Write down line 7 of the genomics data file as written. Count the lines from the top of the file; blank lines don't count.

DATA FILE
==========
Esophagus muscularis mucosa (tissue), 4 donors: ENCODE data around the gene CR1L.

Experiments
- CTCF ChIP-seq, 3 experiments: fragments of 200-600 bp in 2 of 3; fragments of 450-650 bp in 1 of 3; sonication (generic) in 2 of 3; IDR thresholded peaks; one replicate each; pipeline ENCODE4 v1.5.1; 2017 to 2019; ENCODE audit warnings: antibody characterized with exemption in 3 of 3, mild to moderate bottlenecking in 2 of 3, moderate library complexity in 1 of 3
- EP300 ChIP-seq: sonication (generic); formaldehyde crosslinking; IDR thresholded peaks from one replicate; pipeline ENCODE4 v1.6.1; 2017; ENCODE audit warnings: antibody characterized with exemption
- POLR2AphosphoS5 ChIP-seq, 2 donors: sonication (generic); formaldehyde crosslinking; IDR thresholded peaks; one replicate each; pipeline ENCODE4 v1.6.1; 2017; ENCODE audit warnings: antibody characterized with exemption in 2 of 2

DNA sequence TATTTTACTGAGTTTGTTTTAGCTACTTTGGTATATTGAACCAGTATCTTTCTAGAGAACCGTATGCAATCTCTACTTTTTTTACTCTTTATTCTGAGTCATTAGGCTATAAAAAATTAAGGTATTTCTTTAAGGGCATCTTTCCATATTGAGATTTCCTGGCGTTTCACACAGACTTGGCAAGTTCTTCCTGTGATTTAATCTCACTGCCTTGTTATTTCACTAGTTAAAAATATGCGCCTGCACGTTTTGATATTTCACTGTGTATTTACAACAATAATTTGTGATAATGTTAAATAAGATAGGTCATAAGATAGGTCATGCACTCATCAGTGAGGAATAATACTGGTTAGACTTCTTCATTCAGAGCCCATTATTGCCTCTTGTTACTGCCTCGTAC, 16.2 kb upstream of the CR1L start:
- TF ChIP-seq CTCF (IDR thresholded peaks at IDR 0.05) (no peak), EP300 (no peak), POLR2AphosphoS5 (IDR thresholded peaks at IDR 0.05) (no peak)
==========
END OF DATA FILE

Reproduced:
- TF ChIP-seq CTCF (IDR thresholded peaks at IDR 0.05) (no peak), EP300 (no peak), POLR2AphosphoS5 (IDR thresholded peaks at IDR 0.05) (no peak)